Have you ever driven home from somewhere, and realised that you don't remember a single thing about the trip?
Or performed a regular task with so little conscious effort that you are surprised to find it done afterwards?
This is because of a clever trick our brain uses to bypass those time-consuming intentional action processes, and just get the jobs done.
We call it 'habit', and it helps us do stuff. Habits are almost always created unconsciously and carried out automatically. Because we can carry out a habit without having to think about it, it frees up our thought processes to work on other things. Now that's efficient.
The problem comes when we develop habits that, for whatever reason, we don't want any more. It may be that they are associated with unhelpful behaviours (such as opening a bag of chips when you watch television), or it may be that they are no longer relevant, such as work tasks changing due to technological modifications.
It's the latter issue that I've been thinking about, as almost on a daily basis something changes in the world of newspapers. (As in many other industries, I'm sure.)
There's a new work-around for a glitch in the publishing system, or a new method of moving information about. It's just about doing my poor, beleaguered head in.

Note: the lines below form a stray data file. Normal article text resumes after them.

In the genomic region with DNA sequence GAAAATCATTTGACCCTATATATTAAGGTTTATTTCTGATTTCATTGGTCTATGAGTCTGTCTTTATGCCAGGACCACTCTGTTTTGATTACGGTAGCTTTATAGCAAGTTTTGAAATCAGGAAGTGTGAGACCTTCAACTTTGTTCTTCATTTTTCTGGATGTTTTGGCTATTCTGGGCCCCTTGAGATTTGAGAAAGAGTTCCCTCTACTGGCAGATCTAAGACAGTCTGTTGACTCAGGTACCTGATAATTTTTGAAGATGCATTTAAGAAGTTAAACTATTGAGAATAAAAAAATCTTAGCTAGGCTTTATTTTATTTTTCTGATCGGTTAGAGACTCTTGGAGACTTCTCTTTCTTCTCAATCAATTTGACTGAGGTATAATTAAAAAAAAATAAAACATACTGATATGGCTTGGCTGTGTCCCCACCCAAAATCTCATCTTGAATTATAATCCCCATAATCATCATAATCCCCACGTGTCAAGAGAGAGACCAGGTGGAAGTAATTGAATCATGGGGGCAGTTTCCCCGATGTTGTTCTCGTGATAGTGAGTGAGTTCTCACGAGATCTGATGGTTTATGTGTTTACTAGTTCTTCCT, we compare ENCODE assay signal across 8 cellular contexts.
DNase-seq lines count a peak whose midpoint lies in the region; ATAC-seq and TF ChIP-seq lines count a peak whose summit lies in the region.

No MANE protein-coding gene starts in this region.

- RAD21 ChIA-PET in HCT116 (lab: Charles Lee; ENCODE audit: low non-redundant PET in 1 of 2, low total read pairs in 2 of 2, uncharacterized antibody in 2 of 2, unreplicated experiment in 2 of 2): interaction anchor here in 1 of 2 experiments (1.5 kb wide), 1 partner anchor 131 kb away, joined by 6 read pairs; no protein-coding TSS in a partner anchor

Constant change means we don't get a chance to develop habits, and this can lead to what I like to call 'fried brain syndrome'.
It's when you get overwhelmed with conscious, intentional, unhabitual type tasks, leaving no room in your head to think about anything else. This leads to people telling me things I immediately forget, or to me dithering about which of the six methods I should be using to do a task that used to happen without a thought. Something will inevitably go wrong, so fair warning: if there are blank spaces in your newspaper, I might be to blame.
Lots of us want to change bad habits. But give a cheer for the helpful habits that make life bearable. Long may they operate automatically.